As someone who named his blog “Living Theologically” I doubt I need to tell you that theological faithfulness is important to me. The name of this blog isn’t just an idea that I came up with, it really is a description of how I think, make decisions, observe what’s around me, even how I make jokes (or attempt to, at least). Accordingly, I naturally filter what I hear and read through a biblical and theological lens.

The Ephesian Church did the same thing, and yet they were rebuked because the did this at the expense of love. How often do I, and how often do we as thoughtful Evangelicals, think theologically in a way that separates doctrine from love?

No Division Necessary
Theological faithfulness and passionate love for God belong together. One without the other either leads to sterile faith or rootless faith. Scripture consistently affirms God’s passionate love for humanity. Why, then, do we who desire to know him thoroughly fail to show the kind of love towards him that we are trying to understand?!

As I/we continue to grow in our understanding of who God is and what He’s done and what He’s calling us towards, let us do so with our eyes firmly fixed on God Himself, not on our theology books or creeds. When we desire theological clarity more than we desire intimacy with Christ then we are in danger of forsaking our “first love.” As the A.W. Tozer quote above reminds us, “The Devil is a better theologian than any of us and is a devil still.”

The Heart of the Christian Faith is Love
The heart of Christianity is love: God’s love for us, our love for Him, and our love for each other. As the Apostle Paul concludes in the famous “love chapter,”

If I speak in the tongues of men or of angels, but do not have love, I am only a resounding gong or a clanging cymbal. If I have the gift of prophecy and can fathom all mysteries and all knowledge, and if I have a faith that can move mountains, but do not have love, I am nothing. If I give all I possess to the poor and give over my body to hardship that I may boast, but do not have love, I gain nothing.” (vv.1-3)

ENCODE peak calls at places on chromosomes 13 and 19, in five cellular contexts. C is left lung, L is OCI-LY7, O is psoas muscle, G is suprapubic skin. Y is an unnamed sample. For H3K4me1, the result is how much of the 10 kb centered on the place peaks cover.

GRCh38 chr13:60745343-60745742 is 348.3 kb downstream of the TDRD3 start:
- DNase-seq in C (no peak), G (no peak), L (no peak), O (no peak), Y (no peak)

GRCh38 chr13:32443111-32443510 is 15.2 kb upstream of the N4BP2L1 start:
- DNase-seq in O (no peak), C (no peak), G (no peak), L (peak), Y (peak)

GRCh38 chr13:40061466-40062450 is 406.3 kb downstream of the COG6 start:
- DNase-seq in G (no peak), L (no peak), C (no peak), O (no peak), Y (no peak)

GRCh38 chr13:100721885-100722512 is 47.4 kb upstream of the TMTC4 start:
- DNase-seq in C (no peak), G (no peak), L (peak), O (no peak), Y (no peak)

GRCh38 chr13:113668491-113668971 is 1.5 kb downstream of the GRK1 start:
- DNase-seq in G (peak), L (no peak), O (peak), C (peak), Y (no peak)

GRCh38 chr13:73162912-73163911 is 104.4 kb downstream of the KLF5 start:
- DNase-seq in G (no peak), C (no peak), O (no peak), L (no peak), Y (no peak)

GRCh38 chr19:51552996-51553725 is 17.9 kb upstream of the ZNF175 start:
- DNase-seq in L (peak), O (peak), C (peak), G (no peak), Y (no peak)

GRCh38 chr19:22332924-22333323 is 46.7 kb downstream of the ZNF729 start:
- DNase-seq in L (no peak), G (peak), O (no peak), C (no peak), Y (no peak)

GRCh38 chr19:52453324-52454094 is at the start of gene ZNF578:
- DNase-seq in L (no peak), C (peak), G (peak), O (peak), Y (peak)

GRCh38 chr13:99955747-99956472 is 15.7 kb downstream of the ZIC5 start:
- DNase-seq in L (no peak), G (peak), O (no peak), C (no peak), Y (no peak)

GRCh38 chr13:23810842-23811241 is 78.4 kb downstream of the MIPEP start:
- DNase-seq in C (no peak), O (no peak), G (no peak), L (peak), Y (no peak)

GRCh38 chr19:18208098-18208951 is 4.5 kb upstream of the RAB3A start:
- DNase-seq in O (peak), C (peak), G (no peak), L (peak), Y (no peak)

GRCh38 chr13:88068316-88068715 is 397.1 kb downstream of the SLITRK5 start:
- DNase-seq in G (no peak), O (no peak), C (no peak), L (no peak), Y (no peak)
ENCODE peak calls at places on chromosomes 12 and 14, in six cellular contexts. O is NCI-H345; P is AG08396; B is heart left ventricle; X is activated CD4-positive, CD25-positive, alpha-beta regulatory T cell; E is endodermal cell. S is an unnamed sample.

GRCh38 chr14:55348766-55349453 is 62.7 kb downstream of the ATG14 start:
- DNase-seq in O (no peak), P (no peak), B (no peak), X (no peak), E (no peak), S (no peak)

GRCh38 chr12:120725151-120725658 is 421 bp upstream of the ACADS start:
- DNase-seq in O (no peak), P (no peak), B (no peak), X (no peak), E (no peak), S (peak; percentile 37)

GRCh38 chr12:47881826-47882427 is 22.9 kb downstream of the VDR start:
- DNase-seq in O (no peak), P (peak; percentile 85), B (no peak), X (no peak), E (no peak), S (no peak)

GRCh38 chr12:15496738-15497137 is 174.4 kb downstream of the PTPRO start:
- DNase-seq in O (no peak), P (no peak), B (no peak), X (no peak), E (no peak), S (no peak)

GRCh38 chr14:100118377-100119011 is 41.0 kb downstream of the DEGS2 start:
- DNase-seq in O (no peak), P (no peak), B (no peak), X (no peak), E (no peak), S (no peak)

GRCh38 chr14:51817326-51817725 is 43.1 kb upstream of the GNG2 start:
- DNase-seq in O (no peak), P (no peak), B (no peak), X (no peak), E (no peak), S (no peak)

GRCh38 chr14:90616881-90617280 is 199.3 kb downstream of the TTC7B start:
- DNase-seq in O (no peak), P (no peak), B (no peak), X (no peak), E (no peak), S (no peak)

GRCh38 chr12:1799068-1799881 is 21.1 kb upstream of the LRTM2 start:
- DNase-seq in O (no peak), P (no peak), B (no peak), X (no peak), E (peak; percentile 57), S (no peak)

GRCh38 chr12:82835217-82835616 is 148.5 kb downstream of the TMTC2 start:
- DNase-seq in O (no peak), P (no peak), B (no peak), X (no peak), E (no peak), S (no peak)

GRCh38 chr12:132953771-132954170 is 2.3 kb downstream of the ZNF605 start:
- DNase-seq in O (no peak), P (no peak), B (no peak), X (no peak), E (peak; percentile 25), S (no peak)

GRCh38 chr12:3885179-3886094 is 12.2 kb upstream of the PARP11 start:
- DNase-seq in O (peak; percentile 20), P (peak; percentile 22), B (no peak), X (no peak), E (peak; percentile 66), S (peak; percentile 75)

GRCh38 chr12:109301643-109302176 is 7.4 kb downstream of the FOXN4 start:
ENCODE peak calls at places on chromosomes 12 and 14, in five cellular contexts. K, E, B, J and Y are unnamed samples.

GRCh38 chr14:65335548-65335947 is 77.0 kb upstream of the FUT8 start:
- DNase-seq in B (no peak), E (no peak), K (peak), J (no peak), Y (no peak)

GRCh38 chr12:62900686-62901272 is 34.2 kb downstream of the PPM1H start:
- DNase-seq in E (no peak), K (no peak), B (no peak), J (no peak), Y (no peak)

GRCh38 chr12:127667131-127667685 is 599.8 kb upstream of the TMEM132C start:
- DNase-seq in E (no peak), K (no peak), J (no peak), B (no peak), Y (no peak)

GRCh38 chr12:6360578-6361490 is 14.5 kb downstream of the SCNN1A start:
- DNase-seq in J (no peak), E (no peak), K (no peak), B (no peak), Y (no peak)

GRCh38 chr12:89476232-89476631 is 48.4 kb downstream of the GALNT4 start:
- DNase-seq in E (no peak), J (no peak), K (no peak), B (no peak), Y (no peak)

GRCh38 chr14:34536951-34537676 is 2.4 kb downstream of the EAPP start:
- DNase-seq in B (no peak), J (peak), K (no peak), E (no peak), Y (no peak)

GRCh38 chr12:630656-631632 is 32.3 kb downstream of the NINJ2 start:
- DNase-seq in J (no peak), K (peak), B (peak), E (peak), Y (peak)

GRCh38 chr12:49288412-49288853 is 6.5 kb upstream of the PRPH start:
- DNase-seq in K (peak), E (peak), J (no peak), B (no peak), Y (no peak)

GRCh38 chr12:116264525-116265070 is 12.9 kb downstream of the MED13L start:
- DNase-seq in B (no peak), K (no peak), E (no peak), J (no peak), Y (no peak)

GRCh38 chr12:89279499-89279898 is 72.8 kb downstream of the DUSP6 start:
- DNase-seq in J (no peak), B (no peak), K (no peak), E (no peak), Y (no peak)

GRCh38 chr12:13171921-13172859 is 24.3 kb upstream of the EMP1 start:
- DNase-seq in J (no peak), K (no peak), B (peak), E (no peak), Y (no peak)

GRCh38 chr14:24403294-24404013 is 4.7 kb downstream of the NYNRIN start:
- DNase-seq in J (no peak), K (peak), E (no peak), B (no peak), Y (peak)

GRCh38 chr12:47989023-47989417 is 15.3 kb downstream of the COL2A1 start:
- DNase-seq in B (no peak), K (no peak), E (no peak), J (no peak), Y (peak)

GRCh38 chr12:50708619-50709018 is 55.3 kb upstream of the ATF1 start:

Theological precision is good, it’s something I am committed to – but love is better. I know from experience the coldness of theological faithfulness when one’s heart begins to harden towards God. I want a soft heart that is filled with wonder that God would love me. I want a discerning heart that would give someone a word of comfort and hope before I jump to correct their theology.

I don’t think I’m alone. I think there are many who hear the words to the Church in Ephesus and are convicted about forsaking their love for God in exchange for theological accuracy. Let’s not throw theology in the dumpster or say it’s not essential (it is, just read the words to the Church in Thyatira!), but let’s remember that Love is primary.

  • Do not let God’s love for you grow boring or theoretical
  • God is more than “a good idea” …  ask yourself whether or not you have affection for God
  • When God’s love for you (or your love for Him) begins to grow cold, you can assume that your love for other people has already iced over. You cannot love God without loving other people (1 John 4:20), so if you want to recover your love for God then send some “Thank You” cards, give to those in need (out of genuine love, not pity), and listen carefully to those around you (and refrain from being the “answer guy” who knows the solution to all their problems… just listen).

Note: I heard John Piper talk on the relationship between the heart and the head last year at a Gospel Coalition: New England conference. I haven’t read his book Think, but I know it dives into this topic more fully… if you hear nuances of what Piper writes about in this post it’s probably coming from the talks I heard last year. 

I’d love to hear from those of you out there who share this struggle with me, please add your insights in the comment section regarding the relationship between theological faithfulness and all-out love for God. I know I’m not alone…